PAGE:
Resolve Cases Quickly with Interactive Einstein Search Answers

November 15, 2022   •   5 min read


We live in a digital world where many of us depend on customer service to be at its best. Whether it's calling about an order issue or needing help to activate an account, we are always reaching out to customer service to save the day. We are no longer waiting endless hours on the phone for customer service agents, as digital customer service is becoming a new standard.

Together, Einstein Search and Salesforce AI Research created Einstein Search Answers. We are transforming the way we search in Salesforce, enabling your users to get actionable search results. Your agents can take immediate action by using Einstein Search Answers that extract the most relevant information from a knowledge article.

Some agents may be required to enter information on how the cases were resolved and what information was provided to the customer. For these instances, the ability to copy "answers" facilitates their internal efficiency. In other cases, service agents need to copy the answer and email it to the customer. Einstein Search Answers enables them to easily do so.

What's New

Previously, agents opened the record page and then copied the URL and section of an article. Now, the returned answers are just a few lines so that agents can copy the answer and its internal link to their clipboard and then share it without leaving the page.

In search, enter a question such as “How do I add an email signature?”, or a phrase such as “login issue with Salesforce iOS.” Once the Answer card is displayed, you can copy the answer or source link and share it, or go to the knowledge article the answer has been extracted from, for more context. This search capability directly surfaces answers to users for knowledge article queries. The AI helps extract service agent-specific queries with specific answers from knowledge articles.

So, how is this any different from previous search methods? Well, previously our search methods were keyword based. You could type in a word or phrase into a search bar, click “enter,” and see that word or phrase highlighted in the search results. This would often lead to agents scrolling through lengthy articles to find the right answer and leaving the customer waiting.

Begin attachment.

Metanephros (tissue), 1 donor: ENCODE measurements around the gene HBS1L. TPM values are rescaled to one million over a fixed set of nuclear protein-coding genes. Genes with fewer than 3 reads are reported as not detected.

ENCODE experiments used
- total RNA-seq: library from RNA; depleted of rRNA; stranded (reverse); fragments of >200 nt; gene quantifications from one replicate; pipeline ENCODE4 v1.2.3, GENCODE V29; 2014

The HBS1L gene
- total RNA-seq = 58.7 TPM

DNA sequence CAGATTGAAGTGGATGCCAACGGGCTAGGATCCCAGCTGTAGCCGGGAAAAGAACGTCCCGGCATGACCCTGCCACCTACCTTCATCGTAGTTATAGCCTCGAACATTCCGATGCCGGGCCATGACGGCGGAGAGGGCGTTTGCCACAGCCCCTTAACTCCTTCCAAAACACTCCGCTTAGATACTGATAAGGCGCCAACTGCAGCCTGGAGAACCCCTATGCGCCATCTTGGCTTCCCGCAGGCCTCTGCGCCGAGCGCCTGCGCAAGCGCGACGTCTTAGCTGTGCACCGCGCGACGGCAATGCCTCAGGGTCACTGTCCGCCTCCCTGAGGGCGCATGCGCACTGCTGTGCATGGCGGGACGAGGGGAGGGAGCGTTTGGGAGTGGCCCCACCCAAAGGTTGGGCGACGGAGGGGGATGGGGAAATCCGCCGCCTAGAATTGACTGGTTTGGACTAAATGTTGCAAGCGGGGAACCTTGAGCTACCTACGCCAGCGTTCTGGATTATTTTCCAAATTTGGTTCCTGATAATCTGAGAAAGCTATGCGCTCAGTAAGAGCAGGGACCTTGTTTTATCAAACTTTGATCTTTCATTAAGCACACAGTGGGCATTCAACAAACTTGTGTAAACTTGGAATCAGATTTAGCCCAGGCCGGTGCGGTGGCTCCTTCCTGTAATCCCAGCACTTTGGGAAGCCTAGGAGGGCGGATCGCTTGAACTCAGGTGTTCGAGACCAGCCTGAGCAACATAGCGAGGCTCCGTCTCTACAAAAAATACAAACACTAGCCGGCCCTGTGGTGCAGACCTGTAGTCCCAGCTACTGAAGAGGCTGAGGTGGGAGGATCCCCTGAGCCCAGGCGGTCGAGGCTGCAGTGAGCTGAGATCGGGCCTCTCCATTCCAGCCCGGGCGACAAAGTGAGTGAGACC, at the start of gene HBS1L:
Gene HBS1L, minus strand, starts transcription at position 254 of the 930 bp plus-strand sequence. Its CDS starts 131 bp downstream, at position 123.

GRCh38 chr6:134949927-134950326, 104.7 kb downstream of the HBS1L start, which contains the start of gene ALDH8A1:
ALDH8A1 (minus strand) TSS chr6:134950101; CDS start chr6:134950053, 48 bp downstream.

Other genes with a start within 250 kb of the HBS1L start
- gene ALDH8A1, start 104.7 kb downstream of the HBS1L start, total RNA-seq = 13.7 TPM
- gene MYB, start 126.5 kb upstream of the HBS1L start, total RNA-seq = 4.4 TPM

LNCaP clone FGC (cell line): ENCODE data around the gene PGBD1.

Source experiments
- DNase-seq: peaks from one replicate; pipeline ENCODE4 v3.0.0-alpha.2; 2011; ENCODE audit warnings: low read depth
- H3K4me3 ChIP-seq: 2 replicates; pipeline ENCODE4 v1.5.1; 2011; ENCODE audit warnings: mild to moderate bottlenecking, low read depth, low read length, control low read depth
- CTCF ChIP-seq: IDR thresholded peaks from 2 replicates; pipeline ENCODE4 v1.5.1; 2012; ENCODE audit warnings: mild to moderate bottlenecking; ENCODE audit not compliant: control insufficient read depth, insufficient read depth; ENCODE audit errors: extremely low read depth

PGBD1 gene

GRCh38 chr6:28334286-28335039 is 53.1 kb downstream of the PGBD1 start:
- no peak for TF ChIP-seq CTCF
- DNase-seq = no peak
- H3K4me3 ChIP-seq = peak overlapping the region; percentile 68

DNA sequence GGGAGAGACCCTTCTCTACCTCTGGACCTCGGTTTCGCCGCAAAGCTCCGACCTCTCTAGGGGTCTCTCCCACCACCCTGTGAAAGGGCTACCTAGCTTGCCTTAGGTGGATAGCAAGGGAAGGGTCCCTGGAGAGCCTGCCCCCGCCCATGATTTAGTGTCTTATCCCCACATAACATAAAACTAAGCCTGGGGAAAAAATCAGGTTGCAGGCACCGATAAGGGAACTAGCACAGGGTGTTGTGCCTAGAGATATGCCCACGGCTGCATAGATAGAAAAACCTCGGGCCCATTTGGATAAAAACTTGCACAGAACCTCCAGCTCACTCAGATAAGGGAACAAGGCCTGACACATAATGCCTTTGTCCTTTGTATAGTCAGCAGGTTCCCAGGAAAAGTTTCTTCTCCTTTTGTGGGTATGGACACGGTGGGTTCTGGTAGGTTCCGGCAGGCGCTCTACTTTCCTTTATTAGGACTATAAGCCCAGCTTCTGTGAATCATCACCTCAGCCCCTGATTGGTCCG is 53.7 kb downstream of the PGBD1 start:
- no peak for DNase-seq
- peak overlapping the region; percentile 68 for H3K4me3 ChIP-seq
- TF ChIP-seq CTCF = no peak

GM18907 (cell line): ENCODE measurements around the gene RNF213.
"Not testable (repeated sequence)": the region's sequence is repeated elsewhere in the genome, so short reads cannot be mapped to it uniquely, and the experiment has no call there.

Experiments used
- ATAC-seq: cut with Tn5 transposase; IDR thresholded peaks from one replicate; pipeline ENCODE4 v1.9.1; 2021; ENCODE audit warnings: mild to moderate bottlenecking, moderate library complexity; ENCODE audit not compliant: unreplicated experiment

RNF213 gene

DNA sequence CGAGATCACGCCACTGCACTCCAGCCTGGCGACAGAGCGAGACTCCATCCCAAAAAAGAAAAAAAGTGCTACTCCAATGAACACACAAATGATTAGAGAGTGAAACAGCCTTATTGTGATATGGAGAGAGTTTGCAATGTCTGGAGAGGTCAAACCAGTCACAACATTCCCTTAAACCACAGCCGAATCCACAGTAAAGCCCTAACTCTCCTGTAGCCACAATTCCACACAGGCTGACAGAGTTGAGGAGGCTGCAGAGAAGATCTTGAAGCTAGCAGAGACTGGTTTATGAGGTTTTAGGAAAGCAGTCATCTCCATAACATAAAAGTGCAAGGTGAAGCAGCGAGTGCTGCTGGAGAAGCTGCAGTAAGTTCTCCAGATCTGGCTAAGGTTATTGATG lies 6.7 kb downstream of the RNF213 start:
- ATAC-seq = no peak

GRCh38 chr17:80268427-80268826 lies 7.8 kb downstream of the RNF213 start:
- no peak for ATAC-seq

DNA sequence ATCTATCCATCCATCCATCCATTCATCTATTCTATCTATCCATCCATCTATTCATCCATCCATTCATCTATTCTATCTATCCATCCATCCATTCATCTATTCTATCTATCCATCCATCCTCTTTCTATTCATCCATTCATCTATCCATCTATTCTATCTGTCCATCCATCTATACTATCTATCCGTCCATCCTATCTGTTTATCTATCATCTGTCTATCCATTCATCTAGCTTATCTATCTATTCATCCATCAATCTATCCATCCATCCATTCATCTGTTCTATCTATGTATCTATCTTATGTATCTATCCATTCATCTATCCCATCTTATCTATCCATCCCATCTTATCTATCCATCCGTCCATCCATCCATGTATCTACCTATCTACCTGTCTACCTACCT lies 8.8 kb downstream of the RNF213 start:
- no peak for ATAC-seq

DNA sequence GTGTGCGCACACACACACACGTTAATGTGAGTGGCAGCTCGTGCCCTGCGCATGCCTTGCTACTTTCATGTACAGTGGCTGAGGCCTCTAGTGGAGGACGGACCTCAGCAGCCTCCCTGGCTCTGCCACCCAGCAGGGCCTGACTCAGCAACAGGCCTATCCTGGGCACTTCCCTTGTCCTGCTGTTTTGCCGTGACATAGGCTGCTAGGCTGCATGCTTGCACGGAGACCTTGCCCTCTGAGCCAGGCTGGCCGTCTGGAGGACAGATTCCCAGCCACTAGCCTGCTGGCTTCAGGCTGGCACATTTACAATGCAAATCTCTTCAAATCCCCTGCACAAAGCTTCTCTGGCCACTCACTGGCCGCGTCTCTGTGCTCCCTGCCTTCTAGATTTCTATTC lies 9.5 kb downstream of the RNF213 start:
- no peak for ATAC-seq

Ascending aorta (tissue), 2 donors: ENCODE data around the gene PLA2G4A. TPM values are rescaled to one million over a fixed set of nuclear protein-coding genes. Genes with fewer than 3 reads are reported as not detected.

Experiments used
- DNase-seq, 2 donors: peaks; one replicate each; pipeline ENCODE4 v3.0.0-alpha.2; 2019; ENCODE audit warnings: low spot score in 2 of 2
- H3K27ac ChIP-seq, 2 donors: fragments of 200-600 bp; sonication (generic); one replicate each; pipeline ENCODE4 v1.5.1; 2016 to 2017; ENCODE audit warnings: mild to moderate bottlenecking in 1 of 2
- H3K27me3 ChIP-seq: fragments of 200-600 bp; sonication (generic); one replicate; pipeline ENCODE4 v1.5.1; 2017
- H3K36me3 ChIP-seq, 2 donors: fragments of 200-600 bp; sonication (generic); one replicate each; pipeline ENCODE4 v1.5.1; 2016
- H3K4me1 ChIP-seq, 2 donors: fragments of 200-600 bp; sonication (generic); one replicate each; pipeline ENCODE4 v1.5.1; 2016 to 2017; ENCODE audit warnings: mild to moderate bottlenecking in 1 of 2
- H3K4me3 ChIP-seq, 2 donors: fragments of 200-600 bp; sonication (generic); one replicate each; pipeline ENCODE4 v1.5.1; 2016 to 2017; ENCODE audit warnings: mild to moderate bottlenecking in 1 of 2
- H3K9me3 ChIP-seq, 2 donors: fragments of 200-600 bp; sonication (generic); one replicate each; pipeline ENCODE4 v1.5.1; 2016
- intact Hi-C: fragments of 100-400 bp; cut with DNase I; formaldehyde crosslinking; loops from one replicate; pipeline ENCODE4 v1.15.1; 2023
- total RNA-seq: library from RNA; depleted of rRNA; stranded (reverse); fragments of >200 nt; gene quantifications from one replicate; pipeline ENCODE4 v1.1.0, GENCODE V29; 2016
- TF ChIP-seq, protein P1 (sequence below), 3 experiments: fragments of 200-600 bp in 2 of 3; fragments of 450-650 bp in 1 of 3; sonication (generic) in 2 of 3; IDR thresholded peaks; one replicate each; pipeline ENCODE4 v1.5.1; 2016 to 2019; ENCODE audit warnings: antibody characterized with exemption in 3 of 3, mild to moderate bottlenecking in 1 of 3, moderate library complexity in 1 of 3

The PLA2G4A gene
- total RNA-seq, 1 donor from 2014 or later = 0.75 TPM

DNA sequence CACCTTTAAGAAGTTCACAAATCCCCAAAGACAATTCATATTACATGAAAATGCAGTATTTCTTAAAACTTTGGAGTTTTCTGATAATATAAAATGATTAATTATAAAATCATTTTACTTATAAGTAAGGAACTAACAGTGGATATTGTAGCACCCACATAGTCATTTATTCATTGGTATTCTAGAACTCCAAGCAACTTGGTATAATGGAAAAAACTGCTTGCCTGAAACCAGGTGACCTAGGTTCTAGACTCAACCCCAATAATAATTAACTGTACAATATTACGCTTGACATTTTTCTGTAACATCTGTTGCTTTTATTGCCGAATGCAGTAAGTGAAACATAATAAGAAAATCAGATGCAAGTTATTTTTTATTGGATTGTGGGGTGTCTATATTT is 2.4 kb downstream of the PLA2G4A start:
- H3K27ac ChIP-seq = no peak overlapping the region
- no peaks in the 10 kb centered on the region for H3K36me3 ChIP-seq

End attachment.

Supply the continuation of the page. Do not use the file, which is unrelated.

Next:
Our customer research indicates that

  • Users need to specify their Question Naturally instead of keywords
  • Users don’t know the Domain Terms referenced in Knowledge Articles
  • Users should be able to get a Direct Relevant Answer instead of clicking into long knowledge articles
  • The Answer should be Actionable for the user
  • The Knowledge Manager needs to understand the Value and Opportunities for their Content

Our new search method provides users with question-answering capability. On top of keyword search, you now receive specific answers to your phrase or question, enhancing your search process. The AI is not only able to understand the intent of the user, but it can identify the most relevant answer to it, extract it, and then display it to the user. Now, we could understand the intent to give a more fitting answer

Figure 1: Einstein Search Answers

Let’s take a booking site as an example. The Einstein Search Answers system takes all the knowledge content from the org, generates all the potential candidate answers, and compares the query such as “add one more person to my reservation” to passages deep within your knowledge content. It goes beyond the title of the content, which may be simple such as “Reservation Policies” and compares content semantically related to sections such as “canceling my reservation”, “incorrect credit card used for reservation”, “adding child seat for reservation”, “modifying my booking” to surface the direct passage to the user query in the form of an easily digestible snippet.

Deep Dive